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I say to the hon. Members for Plymouth, Moor View (Johnny Mercer) and for South Cambridgeshire (Heidi Allen) that it is never easy to make a speech with which most of those on the same Benches disagree. I have been in that position myself, so I commend them on their fortitude.
I want to talk about the effect these proposals would have on my constituency. Paradoxically, 60% of my constituency is in Lewisham, one of the poorest boroughs in London, and 40% is in Bromley, one of the richest. Lewisham is not the richest, but it is not the poorest either—that honour, if an honour it be, resides elsewhere—but it does have the highest proportion of any of the 32 London boroughs of people above the benefits level but below average earnings. They are the working poor, and they will be the hardest hit, should these proposals go forward. Lewisham also has the highest proportion of people working outside their borough, so travel costs are a factor for those attempting to work their way out of dependency.
I do not accept the false dichotomy, which some people presented, between strivers and shirkers, but the people who will suffer the most under these proposals would fall into any category definition of “strivers”. Almost 25% of families in my constituency receive tax credits; 8,600 families will be affected, while 5,500 in-work families will lose up to £1,300 from next April, according to the Library. The total loss to some of the most vulnerable people in the constituency will be something over £7 million. Strangely enough, my constituency is better off than the other Lewisham constituencies. Those of my hon. Friends the Members for Lewisham East (Heidi Alexander) and for Lewisham, Deptford (Vicky Foxcroft) have far higher numbers than mine, so the effect across the borough as a whole can be imagined.
The Government argue that the increase in the minimum wage, which they try to describe as a living wage though it is nothing of the sort, to £9 an hour by 2020 will offset the cuts. It will do nothing of the kind. The most pernicious element of these proposals is the decision to take money away from people from next April while not paying the so-called compensation until four years later. As others have said, it is not just the nature of the proposals, but their vicious timing, that will do such damage to so many people.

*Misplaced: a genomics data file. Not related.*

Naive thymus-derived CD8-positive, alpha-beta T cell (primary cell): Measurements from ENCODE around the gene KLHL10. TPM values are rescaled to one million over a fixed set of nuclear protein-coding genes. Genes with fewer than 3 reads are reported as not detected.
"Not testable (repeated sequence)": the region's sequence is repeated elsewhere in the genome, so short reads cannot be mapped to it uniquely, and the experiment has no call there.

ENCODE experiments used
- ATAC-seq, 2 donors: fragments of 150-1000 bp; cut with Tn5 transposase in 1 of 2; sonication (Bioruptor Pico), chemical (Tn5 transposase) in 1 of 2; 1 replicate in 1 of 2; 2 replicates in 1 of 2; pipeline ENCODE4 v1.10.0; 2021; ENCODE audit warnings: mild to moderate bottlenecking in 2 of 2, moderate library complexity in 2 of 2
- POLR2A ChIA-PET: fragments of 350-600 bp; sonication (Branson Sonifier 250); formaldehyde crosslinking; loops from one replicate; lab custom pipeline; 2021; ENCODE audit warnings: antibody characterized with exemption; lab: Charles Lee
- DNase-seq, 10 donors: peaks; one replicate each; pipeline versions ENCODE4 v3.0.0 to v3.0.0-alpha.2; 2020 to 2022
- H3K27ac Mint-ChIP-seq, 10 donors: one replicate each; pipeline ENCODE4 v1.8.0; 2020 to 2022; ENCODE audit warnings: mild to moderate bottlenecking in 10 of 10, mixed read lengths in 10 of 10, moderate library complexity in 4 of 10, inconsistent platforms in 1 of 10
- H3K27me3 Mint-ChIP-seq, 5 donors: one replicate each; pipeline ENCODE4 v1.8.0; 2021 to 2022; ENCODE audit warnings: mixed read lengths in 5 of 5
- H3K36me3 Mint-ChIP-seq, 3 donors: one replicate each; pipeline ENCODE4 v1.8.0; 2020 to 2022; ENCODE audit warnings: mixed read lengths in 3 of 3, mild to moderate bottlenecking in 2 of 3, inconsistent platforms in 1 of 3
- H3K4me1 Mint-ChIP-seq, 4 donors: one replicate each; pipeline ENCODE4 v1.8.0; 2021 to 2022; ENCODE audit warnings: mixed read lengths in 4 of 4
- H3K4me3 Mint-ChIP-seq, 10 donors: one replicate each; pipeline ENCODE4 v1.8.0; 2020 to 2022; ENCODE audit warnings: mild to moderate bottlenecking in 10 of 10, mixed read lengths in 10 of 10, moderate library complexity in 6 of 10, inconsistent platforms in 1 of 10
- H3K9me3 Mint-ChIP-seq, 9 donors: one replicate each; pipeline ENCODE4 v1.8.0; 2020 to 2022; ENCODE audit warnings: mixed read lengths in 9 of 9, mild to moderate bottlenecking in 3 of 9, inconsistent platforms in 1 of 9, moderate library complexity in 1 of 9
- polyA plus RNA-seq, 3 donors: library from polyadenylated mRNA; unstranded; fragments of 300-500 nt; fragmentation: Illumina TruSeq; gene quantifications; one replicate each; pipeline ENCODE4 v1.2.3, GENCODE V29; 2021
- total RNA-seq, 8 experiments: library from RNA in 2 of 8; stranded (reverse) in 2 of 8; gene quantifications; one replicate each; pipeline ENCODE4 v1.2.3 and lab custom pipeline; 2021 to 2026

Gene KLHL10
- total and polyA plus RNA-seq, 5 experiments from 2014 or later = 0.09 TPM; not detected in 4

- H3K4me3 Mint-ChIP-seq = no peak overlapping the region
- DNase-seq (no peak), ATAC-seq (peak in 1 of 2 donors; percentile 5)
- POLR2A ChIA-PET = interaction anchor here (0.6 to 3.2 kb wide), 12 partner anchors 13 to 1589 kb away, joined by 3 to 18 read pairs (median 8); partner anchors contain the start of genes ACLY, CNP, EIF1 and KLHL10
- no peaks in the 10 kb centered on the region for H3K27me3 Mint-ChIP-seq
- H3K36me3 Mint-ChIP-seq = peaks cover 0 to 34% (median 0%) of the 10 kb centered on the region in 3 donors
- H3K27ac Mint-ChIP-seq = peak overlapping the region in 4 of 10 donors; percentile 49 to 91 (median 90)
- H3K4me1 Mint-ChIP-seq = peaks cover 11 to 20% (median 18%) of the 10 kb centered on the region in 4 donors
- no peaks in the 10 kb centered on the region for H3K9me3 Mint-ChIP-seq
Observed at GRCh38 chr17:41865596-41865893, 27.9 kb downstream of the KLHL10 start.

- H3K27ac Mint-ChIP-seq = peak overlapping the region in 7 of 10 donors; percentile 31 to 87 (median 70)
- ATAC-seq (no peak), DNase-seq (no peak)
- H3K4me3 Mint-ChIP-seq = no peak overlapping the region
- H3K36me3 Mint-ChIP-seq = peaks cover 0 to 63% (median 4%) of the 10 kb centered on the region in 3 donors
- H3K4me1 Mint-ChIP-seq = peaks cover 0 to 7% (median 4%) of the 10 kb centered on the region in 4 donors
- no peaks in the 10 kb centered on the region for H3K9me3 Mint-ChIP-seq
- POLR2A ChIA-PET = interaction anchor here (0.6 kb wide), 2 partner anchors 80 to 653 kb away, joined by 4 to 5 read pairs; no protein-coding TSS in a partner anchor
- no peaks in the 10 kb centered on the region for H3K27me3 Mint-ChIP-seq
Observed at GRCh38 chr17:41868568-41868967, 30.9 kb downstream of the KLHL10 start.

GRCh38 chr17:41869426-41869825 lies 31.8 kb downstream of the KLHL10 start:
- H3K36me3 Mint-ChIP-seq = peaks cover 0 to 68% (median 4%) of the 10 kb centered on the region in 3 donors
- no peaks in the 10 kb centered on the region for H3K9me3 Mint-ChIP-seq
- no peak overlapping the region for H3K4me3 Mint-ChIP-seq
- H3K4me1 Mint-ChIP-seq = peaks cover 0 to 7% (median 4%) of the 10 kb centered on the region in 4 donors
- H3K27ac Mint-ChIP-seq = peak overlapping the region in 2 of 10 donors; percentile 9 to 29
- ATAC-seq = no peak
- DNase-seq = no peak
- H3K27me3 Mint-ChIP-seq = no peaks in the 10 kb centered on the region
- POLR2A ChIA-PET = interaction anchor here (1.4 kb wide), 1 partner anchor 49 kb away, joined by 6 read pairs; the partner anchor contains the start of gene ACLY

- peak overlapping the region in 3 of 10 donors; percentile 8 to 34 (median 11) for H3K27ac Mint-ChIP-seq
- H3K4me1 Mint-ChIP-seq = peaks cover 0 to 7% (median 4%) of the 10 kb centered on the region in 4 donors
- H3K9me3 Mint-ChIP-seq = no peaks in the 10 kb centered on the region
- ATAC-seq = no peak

The Government say, “Let us enable people to keep more of their own money, rather than taking it off them and then giving it back”. As a general proposition, I think that is fairly sound, and it is arguably a more efficient way of running the economy, but it ignores the nature and efficacy of a progressive tax system: the Government raise taxes from those who can afford it to pay for infrastructure and other schemes, but also to ensure a minimum standard of living across the country through a benefits system that is an integral part of the welfare state—although I accept that a balance will always need to be struck between taxation and expenditure.
Some Government Members, such as the former Chancellor, Mr Clarke, who is no longer in his seat, and others, almost made it sound like the tax credits system was such a liability that it should be abolished altogether. That was their import, but they are wrong. The tax credits system is not there to subsidise poor employers—we are united across the House on that point; it is a crucial taper between the world of benefits reliance and the world of work. Without it, the option would not be for people to be in better-paid employment, but to be in unemployment. That would be the reality.
There is a case for reform of the system, and my right hon. Friend Frank Field along with many others has done a great deal of work in this area. While new claimants can be treated separately, there must be transitional protections for some of the hardest-working and most vulnerable families in the country.